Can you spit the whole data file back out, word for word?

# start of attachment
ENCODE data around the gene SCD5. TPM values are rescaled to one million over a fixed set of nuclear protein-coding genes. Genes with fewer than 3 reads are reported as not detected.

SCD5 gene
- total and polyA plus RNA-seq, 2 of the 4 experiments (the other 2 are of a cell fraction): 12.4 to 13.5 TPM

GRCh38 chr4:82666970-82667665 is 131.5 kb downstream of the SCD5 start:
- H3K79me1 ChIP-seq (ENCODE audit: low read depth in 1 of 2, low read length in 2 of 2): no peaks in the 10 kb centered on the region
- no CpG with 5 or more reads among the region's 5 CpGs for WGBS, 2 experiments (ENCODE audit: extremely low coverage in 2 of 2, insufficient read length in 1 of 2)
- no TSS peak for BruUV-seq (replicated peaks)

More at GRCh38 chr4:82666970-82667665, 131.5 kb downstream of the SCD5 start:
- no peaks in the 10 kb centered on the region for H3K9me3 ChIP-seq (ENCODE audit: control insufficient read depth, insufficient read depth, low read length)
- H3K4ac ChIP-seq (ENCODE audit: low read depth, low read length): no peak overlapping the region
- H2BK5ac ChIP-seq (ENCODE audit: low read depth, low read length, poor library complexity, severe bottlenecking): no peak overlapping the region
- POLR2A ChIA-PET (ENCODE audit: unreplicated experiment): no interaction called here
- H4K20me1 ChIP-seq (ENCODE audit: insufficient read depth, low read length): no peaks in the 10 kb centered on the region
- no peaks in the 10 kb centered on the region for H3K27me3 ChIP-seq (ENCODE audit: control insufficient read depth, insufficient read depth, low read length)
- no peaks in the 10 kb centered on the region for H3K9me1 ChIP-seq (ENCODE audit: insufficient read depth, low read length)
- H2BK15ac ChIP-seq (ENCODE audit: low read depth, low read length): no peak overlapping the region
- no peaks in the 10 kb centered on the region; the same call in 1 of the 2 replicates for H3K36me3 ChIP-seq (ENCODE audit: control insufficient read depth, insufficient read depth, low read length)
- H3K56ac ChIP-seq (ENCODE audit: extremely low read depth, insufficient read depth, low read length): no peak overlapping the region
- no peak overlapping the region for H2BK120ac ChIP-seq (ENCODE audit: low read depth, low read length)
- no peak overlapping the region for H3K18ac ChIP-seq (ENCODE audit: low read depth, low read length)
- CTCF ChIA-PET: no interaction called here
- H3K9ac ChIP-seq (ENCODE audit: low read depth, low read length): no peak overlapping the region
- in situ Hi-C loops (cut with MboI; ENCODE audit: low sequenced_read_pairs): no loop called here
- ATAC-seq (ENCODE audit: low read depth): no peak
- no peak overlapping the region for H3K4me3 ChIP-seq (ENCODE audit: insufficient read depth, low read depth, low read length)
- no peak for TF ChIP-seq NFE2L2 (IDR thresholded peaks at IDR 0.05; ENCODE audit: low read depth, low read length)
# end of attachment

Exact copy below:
ENCODE data around the gene SCD5. TPM values are rescaled to one million over a fixed set of nuclear protein-coding genes. Genes with fewer than 3 reads are reported as not detected.

SCD5 gene
- total and polyA plus RNA-seq, 2 of the 4 experiments (the other 2 are of a cell fraction): 12.4 to 13.5 TPM

GRCh38 chr4:82666970-82667665 is 131.5 kb downstream of the SCD5 start:
- H3K79me1 ChIP-seq (ENCODE audit: low read depth in 1 of 2, low read length in 2 of 2): no peaks in the 10 kb centered on the region
- no CpG with 5 or more reads among the region's 5 CpGs for WGBS, 2 experiments (ENCODE audit: extremely low coverage in 2 of 2, insufficient read length in 1 of 2)
- no TSS peak for BruUV-seq (replicated peaks)

More at GRCh38 chr4:82666970-82667665, 131.5 kb downstream of the SCD5 start:
- no peaks in the 10 kb centered on the region for H3K9me3 ChIP-seq (ENCODE audit: control insufficient read depth, insufficient read depth, low read length)
- H3K4ac ChIP-seq (ENCODE audit: low read depth, low read length): no peak overlapping the region
- H2BK5ac ChIP-seq (ENCODE audit: low read depth, low read length, poor library complexity, severe bottlenecking): no peak overlapping the region
- POLR2A ChIA-PET (ENCODE audit: unreplicated experiment): no interaction called here
- H4K20me1 ChIP-seq (ENCODE audit: insufficient read depth, low read length): no peaks in the 10 kb centered on the region
- no peaks in the 10 kb centered on the region for H3K27me3 ChIP-seq (ENCODE audit: control insufficient read depth, insufficient read depth, low read length)
- no peaks in the 10 kb centered on the region for H3K9me1 ChIP-seq (ENCODE audit: insufficient read depth, low read length)
- H2BK15ac ChIP-seq (ENCODE audit: low read depth, low read length): no peak overlapping the region
- no peaks in the 10 kb centered on the region; the same call in 1 of the 2 replicates for H3K36me3 ChIP-seq (ENCODE audit: control insufficient read depth, insufficient read depth, low read length)
- H3K56ac ChIP-seq (ENCODE audit: extremely low read depth, insufficient read depth, low read length): no peak overlapping the region
- no peak overlapping the region for H2BK120ac ChIP-seq (ENCODE audit: low read depth, low read length)
- no peak overlapping the region for H3K18ac ChIP-seq (ENCODE audit: low read depth, low read length)
- CTCF ChIA-PET: no interaction called here
- H3K9ac ChIP-seq (ENCODE audit: low read depth, low read length): no peak overlapping the region
- in situ Hi-C loops (cut with MboI; ENCODE audit: low sequenced_read_pairs): no loop called here
- ATAC-seq (ENCODE audit: low read depth): no peak
- no peak overlapping the region for H3K4me3 ChIP-seq (ENCODE audit: insufficient read depth, low read depth, low read length)
- no peak for TF ChIP-seq NFE2L2 (IDR thresholded peaks at IDR 0.05; ENCODE audit: low read depth, low read length)